D. H. Bryant, M. Moll, B. Y. Chen, V. Y. Fofanov, and L. E. Kavraki, “Analysis of substructural variation in families of enzymatic proteins with applications to protein function prediction,” BMC Bioinformatics, vol. 11, no. 242, p. 242, 2010.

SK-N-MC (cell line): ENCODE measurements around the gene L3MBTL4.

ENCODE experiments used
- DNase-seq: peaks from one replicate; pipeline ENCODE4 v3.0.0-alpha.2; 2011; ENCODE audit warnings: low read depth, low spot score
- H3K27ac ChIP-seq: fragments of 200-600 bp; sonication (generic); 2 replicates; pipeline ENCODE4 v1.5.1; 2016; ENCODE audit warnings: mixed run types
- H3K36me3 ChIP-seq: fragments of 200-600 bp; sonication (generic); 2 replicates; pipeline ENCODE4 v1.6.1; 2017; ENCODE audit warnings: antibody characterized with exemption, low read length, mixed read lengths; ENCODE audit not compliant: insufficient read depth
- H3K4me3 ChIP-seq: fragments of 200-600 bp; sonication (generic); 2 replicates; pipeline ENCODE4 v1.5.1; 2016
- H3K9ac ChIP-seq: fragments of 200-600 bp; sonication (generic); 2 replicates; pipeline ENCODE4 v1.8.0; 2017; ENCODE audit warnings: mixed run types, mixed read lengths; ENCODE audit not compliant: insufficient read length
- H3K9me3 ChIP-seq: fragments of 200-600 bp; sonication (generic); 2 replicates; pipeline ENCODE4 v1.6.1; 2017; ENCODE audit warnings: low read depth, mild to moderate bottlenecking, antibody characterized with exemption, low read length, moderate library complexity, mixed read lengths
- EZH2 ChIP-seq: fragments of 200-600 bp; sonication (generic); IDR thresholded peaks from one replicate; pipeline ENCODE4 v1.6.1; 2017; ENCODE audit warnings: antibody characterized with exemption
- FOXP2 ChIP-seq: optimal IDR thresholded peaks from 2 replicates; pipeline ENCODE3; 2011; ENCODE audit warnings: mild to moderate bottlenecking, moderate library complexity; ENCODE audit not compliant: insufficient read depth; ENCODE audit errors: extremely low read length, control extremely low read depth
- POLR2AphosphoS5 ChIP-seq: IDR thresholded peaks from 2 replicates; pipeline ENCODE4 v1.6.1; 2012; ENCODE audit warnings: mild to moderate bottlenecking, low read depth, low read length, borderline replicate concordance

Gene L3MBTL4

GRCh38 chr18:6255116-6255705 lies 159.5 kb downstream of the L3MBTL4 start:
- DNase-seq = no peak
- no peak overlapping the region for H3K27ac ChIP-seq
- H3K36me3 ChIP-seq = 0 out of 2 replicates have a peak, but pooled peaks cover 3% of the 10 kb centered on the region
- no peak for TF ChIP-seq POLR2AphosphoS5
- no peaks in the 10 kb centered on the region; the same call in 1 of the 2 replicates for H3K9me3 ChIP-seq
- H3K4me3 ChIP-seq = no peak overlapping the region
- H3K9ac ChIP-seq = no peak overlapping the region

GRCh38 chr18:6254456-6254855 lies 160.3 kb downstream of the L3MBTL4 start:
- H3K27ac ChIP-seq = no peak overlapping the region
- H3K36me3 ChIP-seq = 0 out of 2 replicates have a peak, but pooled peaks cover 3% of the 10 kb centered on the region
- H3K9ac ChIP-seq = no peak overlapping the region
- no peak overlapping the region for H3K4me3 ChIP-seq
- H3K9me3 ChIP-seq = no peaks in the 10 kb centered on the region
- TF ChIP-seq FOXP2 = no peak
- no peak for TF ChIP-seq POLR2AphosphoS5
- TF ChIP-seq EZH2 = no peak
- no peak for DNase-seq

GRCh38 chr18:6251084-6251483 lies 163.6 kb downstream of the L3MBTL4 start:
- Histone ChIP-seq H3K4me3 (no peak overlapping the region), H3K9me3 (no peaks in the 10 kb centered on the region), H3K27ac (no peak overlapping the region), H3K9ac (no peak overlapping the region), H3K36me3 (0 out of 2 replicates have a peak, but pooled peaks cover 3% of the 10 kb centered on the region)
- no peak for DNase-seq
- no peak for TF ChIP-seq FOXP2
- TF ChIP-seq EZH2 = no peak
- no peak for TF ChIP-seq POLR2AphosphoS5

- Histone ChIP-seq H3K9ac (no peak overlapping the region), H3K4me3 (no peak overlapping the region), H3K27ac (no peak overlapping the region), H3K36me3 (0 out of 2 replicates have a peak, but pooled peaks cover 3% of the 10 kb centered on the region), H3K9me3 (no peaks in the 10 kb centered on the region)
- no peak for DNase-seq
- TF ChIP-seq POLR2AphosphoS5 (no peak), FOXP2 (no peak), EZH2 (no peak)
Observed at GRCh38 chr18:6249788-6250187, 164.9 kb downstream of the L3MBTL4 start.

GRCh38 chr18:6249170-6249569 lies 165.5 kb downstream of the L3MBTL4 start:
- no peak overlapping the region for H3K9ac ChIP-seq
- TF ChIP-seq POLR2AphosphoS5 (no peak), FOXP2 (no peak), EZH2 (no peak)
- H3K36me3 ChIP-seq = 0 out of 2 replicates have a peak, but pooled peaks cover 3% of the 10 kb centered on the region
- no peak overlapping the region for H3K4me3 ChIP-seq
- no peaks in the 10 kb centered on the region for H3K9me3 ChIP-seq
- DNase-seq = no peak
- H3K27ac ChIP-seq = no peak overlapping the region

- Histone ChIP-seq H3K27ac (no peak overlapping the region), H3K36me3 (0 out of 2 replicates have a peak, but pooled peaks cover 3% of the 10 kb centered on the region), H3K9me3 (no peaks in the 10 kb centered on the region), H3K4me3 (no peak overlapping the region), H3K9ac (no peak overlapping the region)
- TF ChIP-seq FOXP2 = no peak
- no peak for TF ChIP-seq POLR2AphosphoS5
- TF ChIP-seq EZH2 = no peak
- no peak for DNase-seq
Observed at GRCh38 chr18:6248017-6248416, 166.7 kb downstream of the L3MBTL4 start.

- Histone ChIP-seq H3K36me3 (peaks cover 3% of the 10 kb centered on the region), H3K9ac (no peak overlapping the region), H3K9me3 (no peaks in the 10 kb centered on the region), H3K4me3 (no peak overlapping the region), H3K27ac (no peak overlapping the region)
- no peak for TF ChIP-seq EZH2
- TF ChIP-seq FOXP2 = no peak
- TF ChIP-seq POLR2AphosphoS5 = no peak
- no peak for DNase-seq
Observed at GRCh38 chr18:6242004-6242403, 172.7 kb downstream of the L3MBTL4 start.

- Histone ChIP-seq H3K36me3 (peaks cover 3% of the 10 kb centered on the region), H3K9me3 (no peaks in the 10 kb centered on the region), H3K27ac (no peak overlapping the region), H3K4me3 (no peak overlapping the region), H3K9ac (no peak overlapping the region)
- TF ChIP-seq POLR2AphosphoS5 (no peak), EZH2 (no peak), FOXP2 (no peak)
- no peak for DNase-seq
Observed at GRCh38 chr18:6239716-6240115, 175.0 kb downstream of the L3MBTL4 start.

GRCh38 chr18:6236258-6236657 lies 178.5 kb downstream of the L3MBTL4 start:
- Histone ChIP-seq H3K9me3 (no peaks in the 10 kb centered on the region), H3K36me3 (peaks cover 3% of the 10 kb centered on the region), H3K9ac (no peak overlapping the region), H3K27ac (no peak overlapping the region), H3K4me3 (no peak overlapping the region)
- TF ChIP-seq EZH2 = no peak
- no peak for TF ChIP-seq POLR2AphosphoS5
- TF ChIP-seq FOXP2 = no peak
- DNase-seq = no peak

Background Structural variations caused by a wide range of physicochemical and biological sources directly influence the function of a protein. For enzymatic proteins, the structure and chemistry of the catalytic binding site residues can be loosely defined as a substructure of the protein. Comparative analysis of drug-receptor substructures across and within species has been used for lead evaluation. Substructure-level similarity between the binding sites of functionally similar proteins has also been used to identify instances of convergent evolution among proteins. In functionally homologous protein families, shared chemistry and geometry at catalytic sites provide a common, local point of comparison among proteins that may differ significantly at the sequence, fold, or domain topology levels. Results This paper describes two key results that can be used separately or in combination for protein function analysis. The Family-wise Analysis of SubStructural Templates (FASST) method uses all-against-all substructure comparison to determine Substructural Clusters (SCs). SCs characterize the binding site substructural variation within a protein family. In this paper we focus on examples of automatically determined SCs that can be linked to phylogenetic distance between family members, segregation by conformation, and organization by homology among convergent protein lineages. The Motif Ensemble Statistical Hypothesis (MESH) framework constructs a representative motif for each protein cluster among the SCs determined by FASST to build motif ensembles that are shown through a series of function prediction experiments to improve the function prediction power of existing motifs. Conclusions FASST contributes a critical feedback and assessment step to existing binding site substructure identification methods and can be used for the thorough investigation of structure-function relationships. The application of MESH allows for an automated, statistically rigorous procedure for incorporating structural variation data into protein function prediction pipelines. Our work provides an unbiased, automated assessment of the structural variability of identified binding site substructures among protein structure families and a technique for exploring the relation of substructural variation to protein function. As available proteomic data continues to expand, the techniques proposed will be indispensable for the large-scale analysis and interpretation of structural data.